Of course, “mixed drink” shots have existed and been served at bars before — the B-52 (coffee liqueur, Irish cream, and Grand Marnier), created in 1977, is a famous example — they’ve usually functioned as an excuse for lewd patrons and bartenders to come up with “the most raunchy name you possibly could,” as Kim Haasarud, who runs the drink consulting firm Liquid Architecture, says. Recipes like the buttery nipple (butterscotch schnapps and Irish cream) and the Irish car bomb (Guinness, Irish cream liqueur, whiskey) came from this tradition, and contributed to the stigma surrounding shots: That they were overly sweet, perhaps too-easily consumable, and designed for more novice drinkers in mind.
But over the past few years, a variety of bars, restaurants, and hotels, from small dives like Mood Ring to national chains like TGI Friday’s and Mastro’s Steakhouse, have experimented with “craft” shots and shooters. Where shots were once the purview of college kids on spring break and partying groups wanting to get drunk fast, some bar designers and mixologists now see them as an opening into another realm of sophisticated, or at least more innovative, drink designs.
Perhaps the most famous shot invented in the past two decades is the pickleback, a combination of whiskey and pickle brine whose creation, in 2006, is most often attributed to Reggie Cunningham, a former bartender at Bushwick Country Club. It’s a bizarre drink that’s nonetheless fitting for a Brooklyn dive bar: a hipster-approved fusion of new tastes and rustic traditions (pickles and pickle juice have a long history as drink chasers), one that can be shared casually among friends or — in keeping with the drink’s origins — employed as part of a dare.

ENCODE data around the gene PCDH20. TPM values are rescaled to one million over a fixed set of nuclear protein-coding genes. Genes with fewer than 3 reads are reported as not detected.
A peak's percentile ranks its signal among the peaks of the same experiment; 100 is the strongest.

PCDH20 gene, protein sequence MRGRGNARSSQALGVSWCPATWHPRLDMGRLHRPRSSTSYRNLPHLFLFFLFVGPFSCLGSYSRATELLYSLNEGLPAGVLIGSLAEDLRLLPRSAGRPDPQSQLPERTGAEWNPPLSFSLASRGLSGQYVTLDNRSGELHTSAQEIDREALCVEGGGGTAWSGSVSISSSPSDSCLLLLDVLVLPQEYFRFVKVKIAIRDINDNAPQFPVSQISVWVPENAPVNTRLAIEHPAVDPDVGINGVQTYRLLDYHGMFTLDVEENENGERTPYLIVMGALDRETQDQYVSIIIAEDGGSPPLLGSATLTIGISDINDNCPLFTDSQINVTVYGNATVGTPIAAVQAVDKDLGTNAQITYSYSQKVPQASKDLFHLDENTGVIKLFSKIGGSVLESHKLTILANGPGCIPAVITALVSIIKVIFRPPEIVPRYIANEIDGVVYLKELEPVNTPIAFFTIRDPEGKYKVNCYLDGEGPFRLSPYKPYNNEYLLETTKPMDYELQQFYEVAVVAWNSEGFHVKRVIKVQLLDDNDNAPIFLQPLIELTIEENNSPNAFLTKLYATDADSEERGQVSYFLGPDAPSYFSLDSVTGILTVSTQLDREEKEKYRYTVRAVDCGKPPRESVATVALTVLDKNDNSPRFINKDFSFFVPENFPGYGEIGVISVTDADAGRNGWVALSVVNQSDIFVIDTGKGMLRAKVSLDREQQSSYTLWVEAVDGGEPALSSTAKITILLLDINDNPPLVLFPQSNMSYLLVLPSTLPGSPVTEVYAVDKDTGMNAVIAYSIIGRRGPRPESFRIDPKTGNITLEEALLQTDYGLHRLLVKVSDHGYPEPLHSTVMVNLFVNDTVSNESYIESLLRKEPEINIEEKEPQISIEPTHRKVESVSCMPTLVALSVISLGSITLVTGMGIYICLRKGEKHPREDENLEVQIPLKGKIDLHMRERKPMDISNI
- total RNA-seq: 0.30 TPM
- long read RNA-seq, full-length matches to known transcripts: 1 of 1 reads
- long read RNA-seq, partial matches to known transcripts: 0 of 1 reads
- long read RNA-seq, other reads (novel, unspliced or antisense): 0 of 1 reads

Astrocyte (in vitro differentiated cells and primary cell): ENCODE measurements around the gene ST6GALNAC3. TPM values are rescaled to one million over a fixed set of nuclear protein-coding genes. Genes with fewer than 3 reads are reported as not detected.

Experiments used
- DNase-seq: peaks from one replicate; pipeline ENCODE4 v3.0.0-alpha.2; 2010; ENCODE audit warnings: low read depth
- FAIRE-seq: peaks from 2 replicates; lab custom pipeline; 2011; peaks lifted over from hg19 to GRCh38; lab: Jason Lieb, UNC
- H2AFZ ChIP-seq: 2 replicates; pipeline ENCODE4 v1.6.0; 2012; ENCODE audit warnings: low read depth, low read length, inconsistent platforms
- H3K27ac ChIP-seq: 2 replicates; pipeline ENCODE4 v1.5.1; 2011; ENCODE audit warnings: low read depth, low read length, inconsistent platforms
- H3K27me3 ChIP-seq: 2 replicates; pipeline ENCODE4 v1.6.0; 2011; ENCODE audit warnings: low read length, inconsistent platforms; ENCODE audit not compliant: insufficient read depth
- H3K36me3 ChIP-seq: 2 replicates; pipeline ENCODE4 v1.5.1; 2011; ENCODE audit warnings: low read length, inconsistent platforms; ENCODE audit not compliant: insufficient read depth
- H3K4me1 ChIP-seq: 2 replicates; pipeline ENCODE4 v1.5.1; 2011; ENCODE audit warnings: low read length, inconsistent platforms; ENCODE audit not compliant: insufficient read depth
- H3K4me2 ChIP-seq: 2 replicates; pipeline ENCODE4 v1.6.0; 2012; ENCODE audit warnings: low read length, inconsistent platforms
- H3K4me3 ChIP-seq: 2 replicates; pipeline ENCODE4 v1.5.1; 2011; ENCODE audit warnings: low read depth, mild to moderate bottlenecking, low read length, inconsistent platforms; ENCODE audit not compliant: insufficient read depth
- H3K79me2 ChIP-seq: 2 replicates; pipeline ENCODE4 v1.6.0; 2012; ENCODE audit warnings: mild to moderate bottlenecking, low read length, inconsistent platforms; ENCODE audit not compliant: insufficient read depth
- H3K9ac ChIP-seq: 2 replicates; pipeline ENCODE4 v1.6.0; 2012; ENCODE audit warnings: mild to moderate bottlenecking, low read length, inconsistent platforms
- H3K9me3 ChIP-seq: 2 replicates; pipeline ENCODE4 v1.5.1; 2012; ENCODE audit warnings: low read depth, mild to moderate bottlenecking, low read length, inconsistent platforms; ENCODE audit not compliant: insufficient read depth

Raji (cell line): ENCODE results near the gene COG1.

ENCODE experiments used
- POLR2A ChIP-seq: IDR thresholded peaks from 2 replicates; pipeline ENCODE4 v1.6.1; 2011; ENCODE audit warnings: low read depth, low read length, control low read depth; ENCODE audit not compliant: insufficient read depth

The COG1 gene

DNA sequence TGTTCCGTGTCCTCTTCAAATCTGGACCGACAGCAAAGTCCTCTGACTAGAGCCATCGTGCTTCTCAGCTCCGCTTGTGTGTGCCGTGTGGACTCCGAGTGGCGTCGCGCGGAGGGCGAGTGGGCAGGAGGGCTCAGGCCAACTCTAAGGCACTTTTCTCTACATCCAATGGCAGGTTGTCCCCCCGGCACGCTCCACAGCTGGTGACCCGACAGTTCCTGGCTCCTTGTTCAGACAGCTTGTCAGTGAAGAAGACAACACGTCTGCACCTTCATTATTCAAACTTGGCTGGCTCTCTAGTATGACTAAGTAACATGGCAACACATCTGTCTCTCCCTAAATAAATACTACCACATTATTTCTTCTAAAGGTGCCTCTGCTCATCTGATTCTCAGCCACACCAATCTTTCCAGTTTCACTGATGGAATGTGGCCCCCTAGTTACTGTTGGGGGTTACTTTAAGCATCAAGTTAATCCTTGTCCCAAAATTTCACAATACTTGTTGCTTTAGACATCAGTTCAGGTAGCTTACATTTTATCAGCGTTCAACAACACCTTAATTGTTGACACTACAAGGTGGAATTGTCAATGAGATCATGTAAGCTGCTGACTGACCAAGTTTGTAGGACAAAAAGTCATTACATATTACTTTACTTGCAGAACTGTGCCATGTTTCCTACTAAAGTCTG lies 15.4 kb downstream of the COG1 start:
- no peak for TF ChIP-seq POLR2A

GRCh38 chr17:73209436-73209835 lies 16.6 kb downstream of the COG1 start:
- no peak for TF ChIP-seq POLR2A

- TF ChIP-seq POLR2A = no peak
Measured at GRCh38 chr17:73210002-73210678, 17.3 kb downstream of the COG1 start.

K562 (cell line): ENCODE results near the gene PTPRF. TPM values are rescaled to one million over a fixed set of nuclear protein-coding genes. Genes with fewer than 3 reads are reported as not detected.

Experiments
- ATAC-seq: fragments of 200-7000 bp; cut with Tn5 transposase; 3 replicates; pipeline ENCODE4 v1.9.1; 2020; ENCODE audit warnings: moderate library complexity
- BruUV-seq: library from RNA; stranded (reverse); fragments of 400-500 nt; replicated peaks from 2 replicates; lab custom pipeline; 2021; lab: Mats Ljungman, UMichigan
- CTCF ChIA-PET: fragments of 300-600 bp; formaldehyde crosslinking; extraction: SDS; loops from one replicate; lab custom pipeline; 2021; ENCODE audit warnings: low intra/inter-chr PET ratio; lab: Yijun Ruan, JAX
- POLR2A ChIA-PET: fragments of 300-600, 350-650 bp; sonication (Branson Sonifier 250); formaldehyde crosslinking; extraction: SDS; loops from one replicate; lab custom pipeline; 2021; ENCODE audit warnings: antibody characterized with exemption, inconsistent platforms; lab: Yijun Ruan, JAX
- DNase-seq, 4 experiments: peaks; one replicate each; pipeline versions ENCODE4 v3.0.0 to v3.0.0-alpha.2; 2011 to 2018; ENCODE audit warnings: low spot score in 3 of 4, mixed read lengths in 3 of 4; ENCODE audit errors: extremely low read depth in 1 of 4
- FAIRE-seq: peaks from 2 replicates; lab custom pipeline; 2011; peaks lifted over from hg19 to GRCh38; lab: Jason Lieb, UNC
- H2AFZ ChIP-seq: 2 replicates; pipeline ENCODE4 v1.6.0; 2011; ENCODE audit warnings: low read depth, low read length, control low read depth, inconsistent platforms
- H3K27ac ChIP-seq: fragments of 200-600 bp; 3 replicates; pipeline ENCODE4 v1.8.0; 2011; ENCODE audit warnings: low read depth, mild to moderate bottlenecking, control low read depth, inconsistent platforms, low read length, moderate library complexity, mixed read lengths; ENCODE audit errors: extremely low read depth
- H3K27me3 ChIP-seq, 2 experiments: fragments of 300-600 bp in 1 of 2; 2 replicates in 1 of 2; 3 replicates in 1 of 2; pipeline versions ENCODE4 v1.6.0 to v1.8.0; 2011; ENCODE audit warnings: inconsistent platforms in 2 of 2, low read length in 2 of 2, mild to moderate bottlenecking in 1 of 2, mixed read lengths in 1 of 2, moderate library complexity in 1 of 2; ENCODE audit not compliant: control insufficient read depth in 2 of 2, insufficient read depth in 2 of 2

“It’s all in the way that you present it,” Haasarud says of the new school of shots. “People want to try new things, and [shots are] a good way, without ordering the entire drink, to try something different.”
At Sweet Liberty, a cocktail bar in Miami Beach, Florida, a boilermaker (beer-and-shot combos) section caters specifically to the after-work crowd. “They’re very popular with industry workers who have just finished a shift,” says Fraser Hamilton, Sweet Liberty’s bar manager. “Shots are for the most no-nonsense drinkers of them all. Also, commonly drunk together as a salute to friendship and comradery.” Sometimes, as patrons are waiting at the bar for a chance to order food, the bartenders will offer them daiquiri shots (“snack-quiris,” as Hamilton calls them) or mini Irish coffees as a thank-you for their patience, as well as to entice them to order the full cocktail versions later in the evening.